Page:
This Hubspot article also offers a good overview of available free templates.

Source: Content Marketing Institute

Project Management Tools

Project management solutions like AirTable and Trello are more visually-oriented collaboration tools for tracking multiple simultaneous projects. Trello’s Kanban-based system uses moveable cards.

Content Management Platforms

Platforms like CoSchedule are more robust solutions that track every detail of planning, creation, and distribution. They’re generally appropriate for larger teams and more complex content management. 

Importantly, the more sophisticated platforms can also track content performance and measure results.  Analytics and metrics are increasingly important in content marketing. “There’s a growing expectation from business leadership that content must prove its value,” says Gynn. “You need to have some metrics, whether it’s website visitors, conversions, SEO, whatever it is.”

Regardless of which tool you choose, it should be interactive. Your calendar is a single source of truth designed to streamline communication and give everyone involved visibility and accountability. “Too often people think of it as a static document and don’t use it to their advantage,” says Gynn.

And keep it simple.  “Pick a tool that’s as robust as you need it to be, but also as simple as you can make it,” says Gynn.  If your only content is blog posts, your calendar may only need to include the title, writer, due date, and publish date.  As your content evolves and becomes more complex, you can add categories and functionality.  “if you’re a team of two and you think you might expand to a team of four, be thinking about room for growth going forward,” she says.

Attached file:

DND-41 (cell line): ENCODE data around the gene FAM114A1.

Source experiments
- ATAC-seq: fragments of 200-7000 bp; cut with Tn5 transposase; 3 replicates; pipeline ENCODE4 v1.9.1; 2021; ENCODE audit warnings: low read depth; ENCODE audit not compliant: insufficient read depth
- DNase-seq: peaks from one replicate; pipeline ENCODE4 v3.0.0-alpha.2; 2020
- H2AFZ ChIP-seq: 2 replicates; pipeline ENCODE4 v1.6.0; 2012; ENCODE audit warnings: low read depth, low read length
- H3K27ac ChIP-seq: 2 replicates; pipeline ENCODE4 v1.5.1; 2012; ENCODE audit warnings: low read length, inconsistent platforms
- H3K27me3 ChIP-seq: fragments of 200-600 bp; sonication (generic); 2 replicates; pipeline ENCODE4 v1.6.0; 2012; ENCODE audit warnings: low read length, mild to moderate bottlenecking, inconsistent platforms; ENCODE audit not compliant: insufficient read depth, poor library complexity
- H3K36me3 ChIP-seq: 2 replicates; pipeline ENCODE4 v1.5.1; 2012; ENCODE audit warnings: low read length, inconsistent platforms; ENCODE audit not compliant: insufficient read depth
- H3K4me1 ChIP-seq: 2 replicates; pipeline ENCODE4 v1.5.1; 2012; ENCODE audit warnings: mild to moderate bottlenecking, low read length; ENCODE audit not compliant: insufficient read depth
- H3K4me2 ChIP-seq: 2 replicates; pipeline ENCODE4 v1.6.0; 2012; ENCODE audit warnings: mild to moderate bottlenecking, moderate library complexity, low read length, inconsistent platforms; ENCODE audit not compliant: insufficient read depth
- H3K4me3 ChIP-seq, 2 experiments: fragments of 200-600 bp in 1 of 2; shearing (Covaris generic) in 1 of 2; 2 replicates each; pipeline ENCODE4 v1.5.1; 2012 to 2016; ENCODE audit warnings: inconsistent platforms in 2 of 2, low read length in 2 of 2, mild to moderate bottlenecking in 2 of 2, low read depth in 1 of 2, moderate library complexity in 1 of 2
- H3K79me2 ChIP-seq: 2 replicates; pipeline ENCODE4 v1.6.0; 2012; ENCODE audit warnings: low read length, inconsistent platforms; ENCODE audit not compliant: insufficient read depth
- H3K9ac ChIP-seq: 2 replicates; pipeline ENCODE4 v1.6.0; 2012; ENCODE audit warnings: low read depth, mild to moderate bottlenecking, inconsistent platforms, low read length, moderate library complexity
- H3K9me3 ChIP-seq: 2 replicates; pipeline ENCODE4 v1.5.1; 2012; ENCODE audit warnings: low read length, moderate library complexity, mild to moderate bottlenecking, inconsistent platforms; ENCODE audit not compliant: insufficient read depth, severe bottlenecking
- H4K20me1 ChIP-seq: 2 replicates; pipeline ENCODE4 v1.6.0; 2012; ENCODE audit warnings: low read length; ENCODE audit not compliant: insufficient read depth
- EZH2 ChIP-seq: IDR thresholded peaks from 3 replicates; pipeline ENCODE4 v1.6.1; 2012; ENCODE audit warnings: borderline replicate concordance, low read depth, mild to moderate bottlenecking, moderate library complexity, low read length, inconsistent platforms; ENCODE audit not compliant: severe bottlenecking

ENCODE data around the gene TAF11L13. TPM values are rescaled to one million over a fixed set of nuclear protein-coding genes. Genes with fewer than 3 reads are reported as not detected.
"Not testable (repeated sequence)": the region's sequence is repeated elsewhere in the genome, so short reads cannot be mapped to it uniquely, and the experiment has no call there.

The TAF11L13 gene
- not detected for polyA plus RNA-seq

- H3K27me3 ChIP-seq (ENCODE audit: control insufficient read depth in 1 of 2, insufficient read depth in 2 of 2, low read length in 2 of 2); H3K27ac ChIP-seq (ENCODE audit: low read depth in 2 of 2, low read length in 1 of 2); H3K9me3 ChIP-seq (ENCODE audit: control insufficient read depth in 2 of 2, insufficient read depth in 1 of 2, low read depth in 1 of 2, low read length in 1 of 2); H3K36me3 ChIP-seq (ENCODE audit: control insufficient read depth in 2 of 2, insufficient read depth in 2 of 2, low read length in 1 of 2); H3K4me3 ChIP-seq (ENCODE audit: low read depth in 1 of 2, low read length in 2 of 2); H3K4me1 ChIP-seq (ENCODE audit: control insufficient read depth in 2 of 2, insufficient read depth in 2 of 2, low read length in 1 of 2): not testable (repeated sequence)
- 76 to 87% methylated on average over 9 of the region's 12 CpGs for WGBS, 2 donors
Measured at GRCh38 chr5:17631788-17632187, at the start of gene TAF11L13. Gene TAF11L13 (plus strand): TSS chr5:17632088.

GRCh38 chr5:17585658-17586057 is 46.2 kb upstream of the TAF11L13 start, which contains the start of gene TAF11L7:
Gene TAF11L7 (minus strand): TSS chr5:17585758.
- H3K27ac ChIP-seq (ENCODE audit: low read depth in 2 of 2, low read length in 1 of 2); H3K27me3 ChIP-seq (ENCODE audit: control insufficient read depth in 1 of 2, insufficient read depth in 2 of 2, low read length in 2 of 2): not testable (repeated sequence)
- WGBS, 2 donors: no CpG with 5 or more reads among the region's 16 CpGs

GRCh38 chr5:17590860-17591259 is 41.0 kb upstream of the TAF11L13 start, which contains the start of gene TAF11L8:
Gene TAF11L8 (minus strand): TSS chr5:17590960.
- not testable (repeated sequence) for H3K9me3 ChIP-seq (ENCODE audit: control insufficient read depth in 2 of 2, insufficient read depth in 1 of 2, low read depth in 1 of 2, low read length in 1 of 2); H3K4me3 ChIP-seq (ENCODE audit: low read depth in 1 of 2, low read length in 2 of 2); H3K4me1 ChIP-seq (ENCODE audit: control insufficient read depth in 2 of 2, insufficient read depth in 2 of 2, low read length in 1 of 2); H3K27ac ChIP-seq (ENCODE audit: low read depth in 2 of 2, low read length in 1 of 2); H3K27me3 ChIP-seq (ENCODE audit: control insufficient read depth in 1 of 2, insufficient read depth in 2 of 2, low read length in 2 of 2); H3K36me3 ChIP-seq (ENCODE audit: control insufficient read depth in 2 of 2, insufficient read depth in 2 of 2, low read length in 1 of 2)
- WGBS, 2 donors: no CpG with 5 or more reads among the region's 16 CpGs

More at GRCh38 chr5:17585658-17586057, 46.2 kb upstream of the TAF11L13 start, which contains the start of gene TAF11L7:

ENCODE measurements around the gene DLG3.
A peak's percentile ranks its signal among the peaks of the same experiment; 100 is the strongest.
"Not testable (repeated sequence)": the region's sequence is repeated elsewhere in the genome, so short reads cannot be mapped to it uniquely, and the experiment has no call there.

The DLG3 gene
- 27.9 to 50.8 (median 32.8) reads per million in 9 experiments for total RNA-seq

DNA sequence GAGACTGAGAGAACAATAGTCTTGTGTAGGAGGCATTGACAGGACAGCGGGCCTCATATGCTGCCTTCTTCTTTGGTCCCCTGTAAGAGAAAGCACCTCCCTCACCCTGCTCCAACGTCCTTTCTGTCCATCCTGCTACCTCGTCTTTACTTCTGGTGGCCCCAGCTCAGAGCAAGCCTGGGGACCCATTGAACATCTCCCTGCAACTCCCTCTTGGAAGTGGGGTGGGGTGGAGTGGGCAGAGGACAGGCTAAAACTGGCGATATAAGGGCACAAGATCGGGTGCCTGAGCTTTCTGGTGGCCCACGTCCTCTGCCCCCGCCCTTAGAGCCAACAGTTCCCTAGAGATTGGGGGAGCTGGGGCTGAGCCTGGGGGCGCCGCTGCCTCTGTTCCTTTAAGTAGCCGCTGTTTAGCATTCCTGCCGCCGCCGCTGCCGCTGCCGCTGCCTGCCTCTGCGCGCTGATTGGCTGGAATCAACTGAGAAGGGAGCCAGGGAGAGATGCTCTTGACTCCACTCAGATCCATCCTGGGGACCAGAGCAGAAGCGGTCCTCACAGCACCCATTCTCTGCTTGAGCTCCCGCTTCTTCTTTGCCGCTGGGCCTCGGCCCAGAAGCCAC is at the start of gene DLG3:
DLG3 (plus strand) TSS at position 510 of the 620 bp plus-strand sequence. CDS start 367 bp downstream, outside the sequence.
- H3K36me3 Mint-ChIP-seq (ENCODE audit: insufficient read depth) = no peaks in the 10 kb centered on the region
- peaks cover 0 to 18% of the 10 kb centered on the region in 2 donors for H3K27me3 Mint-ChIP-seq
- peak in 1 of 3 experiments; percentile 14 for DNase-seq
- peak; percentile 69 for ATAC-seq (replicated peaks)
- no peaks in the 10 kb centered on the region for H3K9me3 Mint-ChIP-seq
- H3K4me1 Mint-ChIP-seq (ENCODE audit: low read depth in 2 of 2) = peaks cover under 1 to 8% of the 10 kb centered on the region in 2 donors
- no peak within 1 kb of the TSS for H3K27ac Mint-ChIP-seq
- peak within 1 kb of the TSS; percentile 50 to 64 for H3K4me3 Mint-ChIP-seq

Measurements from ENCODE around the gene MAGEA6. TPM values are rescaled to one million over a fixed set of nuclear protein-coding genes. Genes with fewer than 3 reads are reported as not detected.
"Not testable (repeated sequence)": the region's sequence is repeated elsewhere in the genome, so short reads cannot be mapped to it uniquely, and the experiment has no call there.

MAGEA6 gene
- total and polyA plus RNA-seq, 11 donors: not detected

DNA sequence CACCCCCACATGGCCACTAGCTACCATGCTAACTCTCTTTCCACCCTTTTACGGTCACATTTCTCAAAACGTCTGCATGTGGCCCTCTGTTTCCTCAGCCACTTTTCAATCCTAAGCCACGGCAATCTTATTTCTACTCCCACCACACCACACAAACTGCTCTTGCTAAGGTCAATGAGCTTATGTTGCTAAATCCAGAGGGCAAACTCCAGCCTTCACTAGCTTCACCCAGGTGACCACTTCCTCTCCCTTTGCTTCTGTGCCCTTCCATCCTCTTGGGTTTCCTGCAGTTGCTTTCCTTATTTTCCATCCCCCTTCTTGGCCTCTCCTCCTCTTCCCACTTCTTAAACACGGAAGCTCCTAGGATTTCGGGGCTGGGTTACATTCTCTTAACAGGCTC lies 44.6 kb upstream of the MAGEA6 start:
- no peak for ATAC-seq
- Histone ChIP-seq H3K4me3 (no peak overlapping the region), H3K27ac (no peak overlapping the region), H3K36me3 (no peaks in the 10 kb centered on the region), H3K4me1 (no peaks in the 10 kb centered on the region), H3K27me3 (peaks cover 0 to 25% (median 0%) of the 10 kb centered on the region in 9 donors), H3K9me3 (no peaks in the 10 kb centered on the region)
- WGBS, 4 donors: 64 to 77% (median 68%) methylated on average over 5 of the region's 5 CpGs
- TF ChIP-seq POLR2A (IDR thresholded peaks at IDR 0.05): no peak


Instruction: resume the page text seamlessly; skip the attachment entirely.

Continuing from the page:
Your Content Calendar: Turning Strategy into Successful Execution

The best advice for creating your content calendar may well be the famous Nike slogan: Just do it. 

Gynn says the biggest challenge for marketers is often simply creating the calendar–and then actually using it.  Many marketers, initially enthused about the prospect of having fully planned and scheduled content, get busy with day-to-day demands and don’t always follow through. 

It doesn’t have to be a daunting task. With some upfront planning and the many available options, planning and executing a consistent publishing schedule is achievable—and well worth the effort.

With a clearly defined strategy, research, and an understanding of your needs, you know what content to publish, when, and why. You know what information to track with your calendar and which planning tool best suits your needs.

Now you can plan and execute your content strategy with every detail accounted for—and reap the rewards of content that delivers results.

Carey Miller 
Carey Miller wrote her first story when she was six. She is passionate about communicating ideas and has been writing professionally for over 20 years. A former advertising sales executive, she has expertise in business and corporate communication and has worked with B2B and B2C brands in a range of industries. She believes that effective writing is a form of alchemy that combines the art of narrative with the science of persuasion. She is a published poet and holds a Bachelor of Arts in English Literature from UCLA.